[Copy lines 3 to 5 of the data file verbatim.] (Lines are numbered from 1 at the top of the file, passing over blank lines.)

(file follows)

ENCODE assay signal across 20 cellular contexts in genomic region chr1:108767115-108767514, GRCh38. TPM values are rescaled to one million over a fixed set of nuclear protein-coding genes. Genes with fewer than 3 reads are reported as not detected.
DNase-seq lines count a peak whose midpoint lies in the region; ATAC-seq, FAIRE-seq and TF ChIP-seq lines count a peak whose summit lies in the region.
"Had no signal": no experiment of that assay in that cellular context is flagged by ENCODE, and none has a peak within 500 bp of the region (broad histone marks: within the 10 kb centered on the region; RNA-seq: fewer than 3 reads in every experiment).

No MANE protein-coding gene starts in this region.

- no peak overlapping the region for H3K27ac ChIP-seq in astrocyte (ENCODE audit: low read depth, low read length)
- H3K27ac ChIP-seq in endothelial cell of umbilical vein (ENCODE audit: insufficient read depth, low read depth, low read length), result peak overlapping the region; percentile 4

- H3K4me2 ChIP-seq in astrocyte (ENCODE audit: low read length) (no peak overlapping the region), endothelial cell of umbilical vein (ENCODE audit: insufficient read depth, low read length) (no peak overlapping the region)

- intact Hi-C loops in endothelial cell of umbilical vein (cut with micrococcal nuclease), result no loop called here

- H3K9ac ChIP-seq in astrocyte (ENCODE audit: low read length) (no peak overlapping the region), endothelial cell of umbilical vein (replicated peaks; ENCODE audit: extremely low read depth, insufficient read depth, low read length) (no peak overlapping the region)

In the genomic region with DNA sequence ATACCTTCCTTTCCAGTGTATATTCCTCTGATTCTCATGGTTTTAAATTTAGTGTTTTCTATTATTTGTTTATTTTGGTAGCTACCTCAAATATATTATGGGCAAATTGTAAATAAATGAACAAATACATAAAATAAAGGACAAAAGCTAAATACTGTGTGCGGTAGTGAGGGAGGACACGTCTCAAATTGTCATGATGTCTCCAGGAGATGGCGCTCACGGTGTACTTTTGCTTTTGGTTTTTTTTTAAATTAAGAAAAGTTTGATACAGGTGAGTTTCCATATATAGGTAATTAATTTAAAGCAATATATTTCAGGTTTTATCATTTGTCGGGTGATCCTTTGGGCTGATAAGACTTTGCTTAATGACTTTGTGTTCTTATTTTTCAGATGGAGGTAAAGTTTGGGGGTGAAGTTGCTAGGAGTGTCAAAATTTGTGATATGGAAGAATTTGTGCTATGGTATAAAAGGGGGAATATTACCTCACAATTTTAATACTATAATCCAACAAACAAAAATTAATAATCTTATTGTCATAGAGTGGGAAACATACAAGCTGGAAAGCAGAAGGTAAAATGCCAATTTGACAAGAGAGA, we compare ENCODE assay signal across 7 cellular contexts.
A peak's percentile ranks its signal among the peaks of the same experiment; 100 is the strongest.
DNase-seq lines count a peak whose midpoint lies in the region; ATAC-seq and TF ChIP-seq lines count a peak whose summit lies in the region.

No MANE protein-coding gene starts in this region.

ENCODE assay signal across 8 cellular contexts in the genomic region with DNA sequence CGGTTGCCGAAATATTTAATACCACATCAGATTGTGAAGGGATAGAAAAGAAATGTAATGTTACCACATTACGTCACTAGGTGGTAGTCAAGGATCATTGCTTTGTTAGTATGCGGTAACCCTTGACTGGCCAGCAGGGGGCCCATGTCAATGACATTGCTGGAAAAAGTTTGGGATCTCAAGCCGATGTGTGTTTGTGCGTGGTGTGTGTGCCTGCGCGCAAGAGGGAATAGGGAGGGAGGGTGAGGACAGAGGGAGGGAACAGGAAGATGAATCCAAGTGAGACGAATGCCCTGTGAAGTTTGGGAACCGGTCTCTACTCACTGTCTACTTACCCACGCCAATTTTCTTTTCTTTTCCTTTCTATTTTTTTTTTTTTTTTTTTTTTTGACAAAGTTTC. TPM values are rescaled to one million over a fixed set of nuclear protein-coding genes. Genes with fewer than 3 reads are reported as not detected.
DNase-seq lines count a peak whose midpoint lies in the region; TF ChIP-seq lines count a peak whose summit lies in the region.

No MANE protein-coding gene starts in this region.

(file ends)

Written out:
"Had no signal": no experiment of that assay in that cellular context is flagged by ENCODE, and none has a peak within 500 bp of the region (broad histone marks: within the 10 kb centered on the region; RNA-seq: fewer than 3 reads in every experiment).

No MANE protein-coding gene starts in this region.

- no peak overlapping the region for H3K27ac ChIP-seq in astrocyte (ENCODE audit: low read depth, low read length)